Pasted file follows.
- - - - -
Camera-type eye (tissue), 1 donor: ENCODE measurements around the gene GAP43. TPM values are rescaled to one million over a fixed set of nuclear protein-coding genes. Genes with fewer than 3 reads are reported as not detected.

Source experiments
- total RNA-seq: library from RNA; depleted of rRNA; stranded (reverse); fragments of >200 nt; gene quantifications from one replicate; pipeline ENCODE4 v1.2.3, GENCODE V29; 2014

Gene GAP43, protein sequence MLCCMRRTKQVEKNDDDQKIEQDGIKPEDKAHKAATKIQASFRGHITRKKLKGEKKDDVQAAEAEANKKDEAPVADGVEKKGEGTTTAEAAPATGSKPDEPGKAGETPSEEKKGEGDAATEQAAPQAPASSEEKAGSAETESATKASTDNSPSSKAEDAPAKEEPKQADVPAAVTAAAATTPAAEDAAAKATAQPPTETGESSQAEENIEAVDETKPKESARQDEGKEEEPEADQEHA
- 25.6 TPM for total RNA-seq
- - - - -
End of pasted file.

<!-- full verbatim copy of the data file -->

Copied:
Camera-type eye (tissue), 1 donor: ENCODE measurements around the gene GAP43. TPM values are rescaled to one million over a fixed set of nuclear protein-coding genes. Genes with fewer than 3 reads are reported as not detected.

Source experiments
- total RNA-seq: library from RNA; depleted of rRNA; stranded (reverse); fragments of >200 nt; gene quantifications from one replicate; pipeline ENCODE4 v1.2.3, GENCODE V29; 2014

Gene GAP43, protein sequence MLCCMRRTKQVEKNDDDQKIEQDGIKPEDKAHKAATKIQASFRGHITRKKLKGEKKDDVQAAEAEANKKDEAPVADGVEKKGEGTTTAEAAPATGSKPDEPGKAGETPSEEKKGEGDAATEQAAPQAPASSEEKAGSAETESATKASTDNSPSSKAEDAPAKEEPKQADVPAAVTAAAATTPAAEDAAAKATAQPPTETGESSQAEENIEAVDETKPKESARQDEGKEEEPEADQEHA
- 25.6 TPM for total RNA-seq